Retractable awnings use a flexible aluminum or canvas cover along with a manual or hand crank to store the awning in a cassette when it is not in use. When the owner wants protection from the sun or rain, he extends the awning using the crank.
The most common types of retractable awnings use articulated arms. These support arms open in stages, using a spring-loaded system to extend the cover. Awnings with gas-filled telescope arms are the second most common type of unit. These units require more maintenance, due to potential gas leaks; they are generally smaller than the articulated arm devices.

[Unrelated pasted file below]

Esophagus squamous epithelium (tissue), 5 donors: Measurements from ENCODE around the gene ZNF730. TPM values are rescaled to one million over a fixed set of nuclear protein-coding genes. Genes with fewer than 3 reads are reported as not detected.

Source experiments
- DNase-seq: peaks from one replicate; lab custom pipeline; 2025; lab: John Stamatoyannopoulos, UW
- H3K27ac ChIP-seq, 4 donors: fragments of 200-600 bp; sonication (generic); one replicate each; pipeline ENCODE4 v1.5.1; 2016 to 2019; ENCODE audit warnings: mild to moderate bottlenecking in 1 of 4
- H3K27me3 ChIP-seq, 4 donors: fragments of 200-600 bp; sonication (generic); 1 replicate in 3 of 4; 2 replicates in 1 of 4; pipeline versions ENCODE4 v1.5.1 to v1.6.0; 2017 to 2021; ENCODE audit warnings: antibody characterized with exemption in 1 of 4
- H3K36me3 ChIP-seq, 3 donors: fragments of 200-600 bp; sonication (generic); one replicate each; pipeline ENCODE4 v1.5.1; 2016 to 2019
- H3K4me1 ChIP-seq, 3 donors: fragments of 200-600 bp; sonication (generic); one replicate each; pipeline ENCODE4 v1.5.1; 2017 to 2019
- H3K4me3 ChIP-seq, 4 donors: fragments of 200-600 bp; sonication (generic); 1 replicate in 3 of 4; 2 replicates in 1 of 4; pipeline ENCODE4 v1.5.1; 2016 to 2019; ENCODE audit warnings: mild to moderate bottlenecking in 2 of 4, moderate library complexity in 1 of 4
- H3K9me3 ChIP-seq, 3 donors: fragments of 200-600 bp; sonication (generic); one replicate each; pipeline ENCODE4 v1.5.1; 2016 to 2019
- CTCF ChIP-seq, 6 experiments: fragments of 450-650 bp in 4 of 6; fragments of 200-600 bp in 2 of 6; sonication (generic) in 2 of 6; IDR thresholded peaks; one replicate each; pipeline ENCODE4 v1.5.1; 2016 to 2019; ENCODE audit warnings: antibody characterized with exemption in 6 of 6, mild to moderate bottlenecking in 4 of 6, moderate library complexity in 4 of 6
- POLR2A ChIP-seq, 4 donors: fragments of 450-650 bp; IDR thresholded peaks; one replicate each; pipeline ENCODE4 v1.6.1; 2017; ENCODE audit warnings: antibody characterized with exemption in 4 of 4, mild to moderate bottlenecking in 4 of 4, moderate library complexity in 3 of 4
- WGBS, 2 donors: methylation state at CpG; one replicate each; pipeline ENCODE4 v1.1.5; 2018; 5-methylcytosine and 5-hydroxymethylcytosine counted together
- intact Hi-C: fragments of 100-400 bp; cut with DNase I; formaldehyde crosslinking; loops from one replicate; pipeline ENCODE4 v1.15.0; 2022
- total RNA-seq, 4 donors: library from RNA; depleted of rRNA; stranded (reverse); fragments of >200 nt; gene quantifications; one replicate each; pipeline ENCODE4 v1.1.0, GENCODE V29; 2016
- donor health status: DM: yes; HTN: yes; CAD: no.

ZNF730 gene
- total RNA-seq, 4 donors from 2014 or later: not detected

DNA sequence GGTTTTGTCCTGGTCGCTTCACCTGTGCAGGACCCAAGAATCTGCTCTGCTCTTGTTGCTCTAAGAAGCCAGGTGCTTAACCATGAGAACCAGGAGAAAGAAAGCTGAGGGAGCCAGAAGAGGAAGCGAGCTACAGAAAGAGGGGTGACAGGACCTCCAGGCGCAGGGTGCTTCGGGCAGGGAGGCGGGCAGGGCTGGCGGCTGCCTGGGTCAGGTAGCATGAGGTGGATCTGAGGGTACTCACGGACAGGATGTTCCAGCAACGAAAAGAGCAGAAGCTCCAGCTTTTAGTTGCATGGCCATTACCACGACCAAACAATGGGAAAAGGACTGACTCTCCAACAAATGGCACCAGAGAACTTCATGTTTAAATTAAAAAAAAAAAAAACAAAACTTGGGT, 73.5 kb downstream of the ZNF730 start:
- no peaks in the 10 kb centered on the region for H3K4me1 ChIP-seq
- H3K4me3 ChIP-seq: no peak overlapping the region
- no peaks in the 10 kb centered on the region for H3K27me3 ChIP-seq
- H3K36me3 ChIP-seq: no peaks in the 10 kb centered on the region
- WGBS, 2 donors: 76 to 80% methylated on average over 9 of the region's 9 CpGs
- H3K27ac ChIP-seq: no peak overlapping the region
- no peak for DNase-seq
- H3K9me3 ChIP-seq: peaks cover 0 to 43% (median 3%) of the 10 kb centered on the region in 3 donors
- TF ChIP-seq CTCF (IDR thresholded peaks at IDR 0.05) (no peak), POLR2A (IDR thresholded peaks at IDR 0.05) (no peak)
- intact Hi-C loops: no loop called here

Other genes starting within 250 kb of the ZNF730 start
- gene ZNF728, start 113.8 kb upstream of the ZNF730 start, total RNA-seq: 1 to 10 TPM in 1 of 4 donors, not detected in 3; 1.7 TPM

Manual awnings have a crank that operates a gear system to extend or retract the unit. Owners can usually remove the crank when it's not in use. Some crank-type awnings with articulated arms fold back flat against the house for storage.
Motorized awnings operate with the push of a button. Most have a manual override in case of motor malfunction. Some have automatic sensors that retract the awning when it needs protection. Motorized awnings generally require more maintenance than manual ones do.
To protect retractable awnings, retract them when they are not in use. While the awnings have solar protection and waterproofing, they may crack or tear with extended exposure to the elements.